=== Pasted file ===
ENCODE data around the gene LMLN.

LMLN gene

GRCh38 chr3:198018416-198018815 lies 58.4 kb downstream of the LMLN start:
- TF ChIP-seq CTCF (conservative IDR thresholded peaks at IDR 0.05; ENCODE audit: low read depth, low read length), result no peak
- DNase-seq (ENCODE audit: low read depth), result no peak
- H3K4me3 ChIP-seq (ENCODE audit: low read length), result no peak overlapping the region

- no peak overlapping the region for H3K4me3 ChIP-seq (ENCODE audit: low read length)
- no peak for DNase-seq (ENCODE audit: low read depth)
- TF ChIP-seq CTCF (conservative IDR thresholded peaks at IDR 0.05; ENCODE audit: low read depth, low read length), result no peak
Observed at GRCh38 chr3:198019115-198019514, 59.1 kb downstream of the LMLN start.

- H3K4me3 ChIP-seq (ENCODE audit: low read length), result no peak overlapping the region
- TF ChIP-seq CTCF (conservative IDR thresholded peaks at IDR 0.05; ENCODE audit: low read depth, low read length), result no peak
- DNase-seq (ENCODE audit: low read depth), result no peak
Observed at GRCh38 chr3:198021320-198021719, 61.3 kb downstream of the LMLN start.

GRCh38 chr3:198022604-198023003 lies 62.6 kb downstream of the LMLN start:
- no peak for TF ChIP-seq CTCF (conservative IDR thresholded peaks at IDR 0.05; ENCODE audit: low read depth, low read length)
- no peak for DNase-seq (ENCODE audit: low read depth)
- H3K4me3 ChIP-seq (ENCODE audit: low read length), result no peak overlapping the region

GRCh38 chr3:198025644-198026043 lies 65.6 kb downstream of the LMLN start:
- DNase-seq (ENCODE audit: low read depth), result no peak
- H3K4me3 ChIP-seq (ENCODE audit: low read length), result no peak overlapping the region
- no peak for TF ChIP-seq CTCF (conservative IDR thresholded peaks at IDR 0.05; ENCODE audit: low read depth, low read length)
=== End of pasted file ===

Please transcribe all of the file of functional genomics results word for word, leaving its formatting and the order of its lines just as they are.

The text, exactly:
ENCODE data around the gene LMLN.

LMLN gene

GRCh38 chr3:198018416-198018815 lies 58.4 kb downstream of the LMLN start:
- TF ChIP-seq CTCF (conservative IDR thresholded peaks at IDR 0.05; ENCODE audit: low read depth, low read length), result no peak
- DNase-seq (ENCODE audit: low read depth), result no peak
- H3K4me3 ChIP-seq (ENCODE audit: low read length), result no peak overlapping the region

- no peak overlapping the region for H3K4me3 ChIP-seq (ENCODE audit: low read length)
- no peak for DNase-seq (ENCODE audit: low read depth)
- TF ChIP-seq CTCF (conservative IDR thresholded peaks at IDR 0.05; ENCODE audit: low read depth, low read length), result no peak
Observed at GRCh38 chr3:198019115-198019514, 59.1 kb downstream of the LMLN start.

- H3K4me3 ChIP-seq (ENCODE audit: low read length), result no peak overlapping the region
- TF ChIP-seq CTCF (conservative IDR thresholded peaks at IDR 0.05; ENCODE audit: low read depth, low read length), result no peak
- DNase-seq (ENCODE audit: low read depth), result no peak
Observed at GRCh38 chr3:198021320-198021719, 61.3 kb downstream of the LMLN start.

GRCh38 chr3:198022604-198023003 lies 62.6 kb downstream of the LMLN start:
- no peak for TF ChIP-seq CTCF (conservative IDR thresholded peaks at IDR 0.05; ENCODE audit: low read depth, low read length)
- no peak for DNase-seq (ENCODE audit: low read depth)
- H3K4me3 ChIP-seq (ENCODE audit: low read length), result no peak overlapping the region

GRCh38 chr3:198025644-198026043 lies 65.6 kb downstream of the LMLN start:
- DNase-seq (ENCODE audit: low read depth), result no peak
- H3K4me3 ChIP-seq (ENCODE audit: low read length), result no peak overlapping the region
- no peak for TF ChIP-seq CTCF (conservative IDR thresholded peaks at IDR 0.05; ENCODE audit: low read depth, low read length)